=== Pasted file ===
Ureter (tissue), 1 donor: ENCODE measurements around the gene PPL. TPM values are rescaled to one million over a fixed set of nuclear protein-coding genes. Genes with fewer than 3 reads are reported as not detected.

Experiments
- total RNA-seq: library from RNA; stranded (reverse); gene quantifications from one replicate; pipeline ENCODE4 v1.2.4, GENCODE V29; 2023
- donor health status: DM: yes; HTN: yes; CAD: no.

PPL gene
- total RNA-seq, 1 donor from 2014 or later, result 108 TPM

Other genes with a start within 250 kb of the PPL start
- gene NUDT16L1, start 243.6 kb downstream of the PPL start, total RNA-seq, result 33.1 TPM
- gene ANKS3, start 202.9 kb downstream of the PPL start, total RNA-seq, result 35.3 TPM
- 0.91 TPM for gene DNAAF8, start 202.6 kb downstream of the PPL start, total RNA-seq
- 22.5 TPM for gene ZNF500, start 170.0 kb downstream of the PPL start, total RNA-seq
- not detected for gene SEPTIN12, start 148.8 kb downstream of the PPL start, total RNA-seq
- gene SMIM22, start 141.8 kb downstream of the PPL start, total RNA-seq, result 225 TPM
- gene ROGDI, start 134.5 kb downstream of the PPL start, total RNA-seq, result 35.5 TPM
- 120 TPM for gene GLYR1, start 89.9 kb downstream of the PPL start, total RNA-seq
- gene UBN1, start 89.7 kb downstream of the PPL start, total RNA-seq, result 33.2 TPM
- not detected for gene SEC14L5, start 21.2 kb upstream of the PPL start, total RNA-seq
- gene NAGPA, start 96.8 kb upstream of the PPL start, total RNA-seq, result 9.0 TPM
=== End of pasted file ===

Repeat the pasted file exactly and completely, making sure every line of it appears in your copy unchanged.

Ureter (tissue), 1 donor: ENCODE measurements around the gene PPL. TPM values are rescaled to one million over a fixed set of nuclear protein-coding genes. Genes with fewer than 3 reads are reported as not detected.

Experiments
- total RNA-seq: library from RNA; stranded (reverse); gene quantifications from one replicate; pipeline ENCODE4 v1.2.4, GENCODE V29; 2023
- donor health status: DM: yes; HTN: yes; CAD: no.

PPL gene
- total RNA-seq, 1 donor from 2014 or later, result 108 TPM

Other genes with a start within 250 kb of the PPL start
- gene NUDT16L1, start 243.6 kb downstream of the PPL start, total RNA-seq, result 33.1 TPM
- gene ANKS3, start 202.9 kb downstream of the PPL start, total RNA-seq, result 35.3 TPM
- 0.91 TPM for gene DNAAF8, start 202.6 kb downstream of the PPL start, total RNA-seq
- 22.5 TPM for gene ZNF500, start 170.0 kb downstream of the PPL start, total RNA-seq
- not detected for gene SEPTIN12, start 148.8 kb downstream of the PPL start, total RNA-seq
- gene SMIM22, start 141.8 kb downstream of the PPL start, total RNA-seq, result 225 TPM
- gene ROGDI, start 134.5 kb downstream of the PPL start, total RNA-seq, result 35.5 TPM
- 120 TPM for gene GLYR1, start 89.9 kb downstream of the PPL start, total RNA-seq
- gene UBN1, start 89.7 kb downstream of the PPL start, total RNA-seq, result 33.2 TPM
- not detected for gene SEC14L5, start 21.2 kb upstream of the PPL start, total RNA-seq
- gene NAGPA, start 96.8 kb upstream of the PPL start, total RNA-seq, result 9.0 TPM